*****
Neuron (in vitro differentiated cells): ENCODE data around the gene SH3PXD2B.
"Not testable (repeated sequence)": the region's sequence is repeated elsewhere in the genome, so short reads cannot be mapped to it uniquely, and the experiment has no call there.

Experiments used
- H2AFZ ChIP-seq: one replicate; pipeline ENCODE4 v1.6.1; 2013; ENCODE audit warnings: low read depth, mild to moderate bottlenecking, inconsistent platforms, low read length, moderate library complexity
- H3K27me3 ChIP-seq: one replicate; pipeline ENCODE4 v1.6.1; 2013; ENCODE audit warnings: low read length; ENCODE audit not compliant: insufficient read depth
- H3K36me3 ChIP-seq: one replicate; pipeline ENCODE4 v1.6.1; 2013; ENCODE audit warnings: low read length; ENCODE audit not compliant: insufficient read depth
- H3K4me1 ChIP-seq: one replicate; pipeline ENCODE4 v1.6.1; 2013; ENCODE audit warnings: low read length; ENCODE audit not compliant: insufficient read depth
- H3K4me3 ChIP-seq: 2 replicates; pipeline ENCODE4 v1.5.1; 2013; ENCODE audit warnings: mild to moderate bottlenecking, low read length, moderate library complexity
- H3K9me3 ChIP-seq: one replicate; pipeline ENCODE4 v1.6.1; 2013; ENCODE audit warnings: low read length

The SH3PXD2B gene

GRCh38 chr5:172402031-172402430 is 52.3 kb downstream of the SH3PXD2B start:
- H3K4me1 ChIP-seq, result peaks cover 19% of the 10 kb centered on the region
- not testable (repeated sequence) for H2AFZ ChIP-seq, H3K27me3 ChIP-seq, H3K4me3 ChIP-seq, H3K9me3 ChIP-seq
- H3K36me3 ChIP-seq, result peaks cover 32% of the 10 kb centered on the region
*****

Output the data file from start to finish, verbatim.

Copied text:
Neuron (in vitro differentiated cells): ENCODE data around the gene SH3PXD2B.
"Not testable (repeated sequence)": the region's sequence is repeated elsewhere in the genome, so short reads cannot be mapped to it uniquely, and the experiment has no call there.

Experiments used
- H2AFZ ChIP-seq: one replicate; pipeline ENCODE4 v1.6.1; 2013; ENCODE audit warnings: low read depth, mild to moderate bottlenecking, inconsistent platforms, low read length, moderate library complexity
- H3K27me3 ChIP-seq: one replicate; pipeline ENCODE4 v1.6.1; 2013; ENCODE audit warnings: low read length; ENCODE audit not compliant: insufficient read depth
- H3K36me3 ChIP-seq: one replicate; pipeline ENCODE4 v1.6.1; 2013; ENCODE audit warnings: low read length; ENCODE audit not compliant: insufficient read depth
- H3K4me1 ChIP-seq: one replicate; pipeline ENCODE4 v1.6.1; 2013; ENCODE audit warnings: low read length; ENCODE audit not compliant: insufficient read depth
- H3K4me3 ChIP-seq: 2 replicates; pipeline ENCODE4 v1.5.1; 2013; ENCODE audit warnings: mild to moderate bottlenecking, low read length, moderate library complexity
- H3K9me3 ChIP-seq: one replicate; pipeline ENCODE4 v1.6.1; 2013; ENCODE audit warnings: low read length

The SH3PXD2B gene

GRCh38 chr5:172402031-172402430 is 52.3 kb downstream of the SH3PXD2B start:
- H3K4me1 ChIP-seq, result peaks cover 19% of the 10 kb centered on the region
- not testable (repeated sequence) for H2AFZ ChIP-seq, H3K27me3 ChIP-seq, H3K4me3 ChIP-seq, H3K9me3 ChIP-seq
- H3K36me3 ChIP-seq, result peaks cover 32% of the 10 kb centered on the region